October Brings New Laws to Maryland Roads

The fall season has finally arrived and with it, some important new laws for Maryland drivers. There are three laws that went into effect on October 1, 2011, which are expected to strengthen traffic enforcement and close loopholes in existing legislation, according to The Washington Post. The first law updates Maryland’s texting while driving law, the second broadens drunk driving penalties, and the third legalizes criminal prosecution of drivers who cause fatal accidents. Texting Although Maryland has had a texting ban for more than a year, it was only considered a secondary offense. In an effort to decrease the number of distracted driving accidents in Maryland, the new law makes reading and sending text messages a primary offense, which means that a police officer can pull over a driver who is texting for no other reason than that. Drivers using GPS on their cell phone or other mobile devices and those who are sending an emergency text are exempt from prosecution under the new law. Drunk Drivers Another new law requires that all repeat drunk driving offenders use an ignition interlock device, which requires a breath sample before allowing the car to start. Some other drunk driving offenses will also[…..]

Baltimore Proposes Speeding Cameras Near School and Construction Zones

A proposal that would allow speed cameras to be installed around school and construction zones in Baltimore, Maryland, received an initial stamp of approval from the City Council recently. If the measure passes, the cameras could be online and in use by October, the Baltimore Sun reports in an account. This is apparently part of the city’s effort to address the problem of speeding around schools and construction zones. The use of speed cameras was first proposed in 2007 as part of a traffic control plan. However the city needed approval from the General Assembly before these cameras could be used. In May, Maryland legislators passed a law allowing the use of speed cameras within half a mile of school zones and road construction sites. If caught speeding, a motorist could receive a $40 ticket in the mail based on vehicle registration and license plate number. State law requires that signs be posted in areas where these speed cameras are in use. Hopefully, these speed cameras will do to speeding motorists what red light cameras do to red light runners. Research and studies have found that at intersections with red light cameras, motorists are far less likely to run a[…..]

Maryland to Ban Texting!

WUSA 9 reports in a story that the Maryland Senate gave preliminary approval to ban text messaging while driving. According to an article in the Baltimore Sun on March 13, 2009, talking on your cell phone while driving is still legal for drivers over 18, so some may argue that talking is still more of a danger than texting because it is more common. Cell phone usage while operating a motor vehicle continues to be a hot topic. So why ban texting and not all usage of a cell phone while driving? The Senate isn’t sure how the texting law will be enforced since it will be hard for officers to differentiate between drivers making a call and texting; however, they still argue that texting is more distracting and therefore poses more of a threat. Lawmakers are creating a maximum fine of $500 for violations. Experienced Maryland personal injury attorney Steven H. Heisler reminds all drivers to stay safe by driving in accordance to Maryland state laws and free from distractions to ensure safety on the roads. If you are or have been involved in a personal injury incident where one or more of the parties were distracted by cell[…..]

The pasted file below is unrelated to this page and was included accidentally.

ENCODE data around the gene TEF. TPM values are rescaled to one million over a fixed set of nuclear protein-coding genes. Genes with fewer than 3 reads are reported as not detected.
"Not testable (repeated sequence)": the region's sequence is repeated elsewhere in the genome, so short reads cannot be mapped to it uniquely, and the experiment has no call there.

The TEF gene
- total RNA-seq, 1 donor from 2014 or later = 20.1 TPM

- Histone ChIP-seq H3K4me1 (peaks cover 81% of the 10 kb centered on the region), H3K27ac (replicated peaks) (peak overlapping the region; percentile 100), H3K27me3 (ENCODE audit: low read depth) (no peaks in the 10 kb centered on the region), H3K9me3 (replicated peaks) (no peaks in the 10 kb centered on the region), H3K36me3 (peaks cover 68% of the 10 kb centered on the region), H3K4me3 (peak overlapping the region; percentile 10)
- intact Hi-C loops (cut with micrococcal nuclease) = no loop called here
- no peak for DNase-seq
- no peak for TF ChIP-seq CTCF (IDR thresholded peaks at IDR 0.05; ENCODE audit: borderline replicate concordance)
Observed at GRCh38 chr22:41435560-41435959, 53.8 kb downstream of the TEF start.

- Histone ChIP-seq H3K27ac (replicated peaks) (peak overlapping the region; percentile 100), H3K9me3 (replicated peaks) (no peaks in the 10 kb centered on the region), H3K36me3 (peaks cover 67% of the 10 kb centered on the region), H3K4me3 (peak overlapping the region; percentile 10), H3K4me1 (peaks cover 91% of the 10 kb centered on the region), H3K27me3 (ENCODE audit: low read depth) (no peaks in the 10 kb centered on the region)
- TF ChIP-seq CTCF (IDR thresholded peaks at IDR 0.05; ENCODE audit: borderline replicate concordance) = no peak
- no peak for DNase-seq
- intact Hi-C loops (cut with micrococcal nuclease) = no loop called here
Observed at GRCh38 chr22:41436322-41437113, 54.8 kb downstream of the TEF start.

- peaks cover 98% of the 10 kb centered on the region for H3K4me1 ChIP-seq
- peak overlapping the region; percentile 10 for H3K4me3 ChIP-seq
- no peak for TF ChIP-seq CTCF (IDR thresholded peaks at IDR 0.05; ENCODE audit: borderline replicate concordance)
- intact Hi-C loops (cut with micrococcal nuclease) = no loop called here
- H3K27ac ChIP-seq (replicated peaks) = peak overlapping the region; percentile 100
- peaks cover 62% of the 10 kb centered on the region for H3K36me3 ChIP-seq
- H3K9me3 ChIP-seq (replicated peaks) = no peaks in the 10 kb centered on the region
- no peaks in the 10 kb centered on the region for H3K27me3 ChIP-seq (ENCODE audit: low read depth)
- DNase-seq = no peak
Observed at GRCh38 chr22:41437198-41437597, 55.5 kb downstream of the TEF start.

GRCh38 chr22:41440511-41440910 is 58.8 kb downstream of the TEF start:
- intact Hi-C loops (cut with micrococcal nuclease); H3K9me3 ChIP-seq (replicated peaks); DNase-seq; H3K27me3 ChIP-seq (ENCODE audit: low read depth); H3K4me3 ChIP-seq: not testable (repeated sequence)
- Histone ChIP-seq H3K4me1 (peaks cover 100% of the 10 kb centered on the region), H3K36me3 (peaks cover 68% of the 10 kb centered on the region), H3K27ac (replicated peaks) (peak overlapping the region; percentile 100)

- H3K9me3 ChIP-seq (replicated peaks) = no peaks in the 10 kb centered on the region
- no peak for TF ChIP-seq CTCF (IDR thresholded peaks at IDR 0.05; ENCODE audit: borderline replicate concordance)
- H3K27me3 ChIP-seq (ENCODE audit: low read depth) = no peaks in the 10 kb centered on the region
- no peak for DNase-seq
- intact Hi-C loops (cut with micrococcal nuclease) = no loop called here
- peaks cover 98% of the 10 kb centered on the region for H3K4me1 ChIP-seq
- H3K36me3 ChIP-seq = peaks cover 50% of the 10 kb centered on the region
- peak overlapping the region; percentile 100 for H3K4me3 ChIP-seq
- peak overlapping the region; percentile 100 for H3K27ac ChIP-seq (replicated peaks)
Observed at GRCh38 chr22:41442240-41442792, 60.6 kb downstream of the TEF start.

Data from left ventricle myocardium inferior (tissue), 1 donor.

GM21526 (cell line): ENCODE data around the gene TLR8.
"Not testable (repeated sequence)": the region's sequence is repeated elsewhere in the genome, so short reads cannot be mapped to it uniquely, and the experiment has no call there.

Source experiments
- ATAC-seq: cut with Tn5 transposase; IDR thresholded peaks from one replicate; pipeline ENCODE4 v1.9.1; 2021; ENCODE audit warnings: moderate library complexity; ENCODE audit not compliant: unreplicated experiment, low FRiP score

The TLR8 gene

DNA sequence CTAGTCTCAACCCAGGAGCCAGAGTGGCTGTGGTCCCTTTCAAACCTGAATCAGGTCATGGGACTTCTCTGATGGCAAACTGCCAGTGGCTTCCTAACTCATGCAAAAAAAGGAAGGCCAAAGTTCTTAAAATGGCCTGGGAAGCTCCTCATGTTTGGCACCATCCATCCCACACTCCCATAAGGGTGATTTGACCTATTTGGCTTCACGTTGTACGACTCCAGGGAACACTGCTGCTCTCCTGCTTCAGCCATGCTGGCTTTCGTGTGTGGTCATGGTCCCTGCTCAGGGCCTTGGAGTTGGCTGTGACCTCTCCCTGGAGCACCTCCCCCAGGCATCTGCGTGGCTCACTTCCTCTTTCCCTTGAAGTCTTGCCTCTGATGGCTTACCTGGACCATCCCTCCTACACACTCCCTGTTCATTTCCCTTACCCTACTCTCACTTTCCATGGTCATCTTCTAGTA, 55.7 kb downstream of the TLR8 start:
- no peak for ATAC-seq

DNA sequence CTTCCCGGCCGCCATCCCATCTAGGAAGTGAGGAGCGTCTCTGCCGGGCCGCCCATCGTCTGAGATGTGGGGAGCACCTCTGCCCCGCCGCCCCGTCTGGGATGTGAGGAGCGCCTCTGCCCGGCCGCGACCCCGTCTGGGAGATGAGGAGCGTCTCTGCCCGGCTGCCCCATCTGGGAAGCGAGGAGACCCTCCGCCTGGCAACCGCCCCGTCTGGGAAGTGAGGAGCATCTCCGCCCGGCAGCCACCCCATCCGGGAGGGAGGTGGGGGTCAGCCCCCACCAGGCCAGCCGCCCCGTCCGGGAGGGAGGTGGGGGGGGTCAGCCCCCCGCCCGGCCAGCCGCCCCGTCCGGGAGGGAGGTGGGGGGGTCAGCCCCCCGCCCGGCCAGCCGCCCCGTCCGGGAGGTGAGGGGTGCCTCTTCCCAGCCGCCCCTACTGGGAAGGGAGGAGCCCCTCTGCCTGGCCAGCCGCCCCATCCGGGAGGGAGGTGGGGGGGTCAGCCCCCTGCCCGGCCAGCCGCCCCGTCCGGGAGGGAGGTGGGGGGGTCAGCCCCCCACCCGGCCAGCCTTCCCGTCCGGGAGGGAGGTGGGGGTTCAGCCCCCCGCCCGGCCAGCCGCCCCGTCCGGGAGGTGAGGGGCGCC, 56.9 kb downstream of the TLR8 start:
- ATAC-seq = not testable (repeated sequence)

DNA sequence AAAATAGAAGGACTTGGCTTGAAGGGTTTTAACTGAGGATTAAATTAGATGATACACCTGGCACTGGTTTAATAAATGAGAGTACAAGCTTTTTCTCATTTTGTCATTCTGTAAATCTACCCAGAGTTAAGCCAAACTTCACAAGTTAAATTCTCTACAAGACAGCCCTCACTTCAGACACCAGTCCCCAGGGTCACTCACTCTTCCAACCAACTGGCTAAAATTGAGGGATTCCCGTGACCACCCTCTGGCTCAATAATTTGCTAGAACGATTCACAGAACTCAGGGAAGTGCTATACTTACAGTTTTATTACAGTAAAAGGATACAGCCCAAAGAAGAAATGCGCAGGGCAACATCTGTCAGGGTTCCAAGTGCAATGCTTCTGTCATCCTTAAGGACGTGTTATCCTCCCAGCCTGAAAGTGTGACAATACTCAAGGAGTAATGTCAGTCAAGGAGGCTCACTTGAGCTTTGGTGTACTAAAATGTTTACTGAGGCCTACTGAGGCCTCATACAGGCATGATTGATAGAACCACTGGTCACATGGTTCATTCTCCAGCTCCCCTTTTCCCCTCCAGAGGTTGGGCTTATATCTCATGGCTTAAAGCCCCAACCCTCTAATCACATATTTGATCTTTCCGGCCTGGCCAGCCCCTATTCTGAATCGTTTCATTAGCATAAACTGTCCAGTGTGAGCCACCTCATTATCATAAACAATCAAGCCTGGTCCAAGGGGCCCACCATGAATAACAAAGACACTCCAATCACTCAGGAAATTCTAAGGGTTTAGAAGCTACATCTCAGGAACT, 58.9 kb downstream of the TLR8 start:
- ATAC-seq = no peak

I am happy to announce a new feature on the Injury Lawyer website. The Personal Injury Legal Assistance Headquarters contains important and useful information for personal injury victims. Please check it out and let me know what you think. One of the sections at the Headquarters provides you with details you need to know if you are injured as a result of the negligence of a local or state government in Maryland. THERE ARE TIME LIMITS IN WHICH TO PUT THE LOCAL OR STATE GOVERNMENT ON NOTICE AND IF YOU FAIL TO DO SO THERE IS A GOOD CHANCE YOUR CLAIM WILL BE DISMISSED!!! Do not confuse this with the Maryland Statute of Limitations. The Statute of Limitations is the total period of time you have to file a lawsuit against a negligent party. The Maryland Local Government Tort Claims Act and the Maryland Tort Claims Act is the law that requires an injured party to notify the local or state government that you are making a claim and may be filing suit in the future. So if you’re in an auto accident and the at fault driver was operating a Local or State Government vehicle, or if you slip[…..]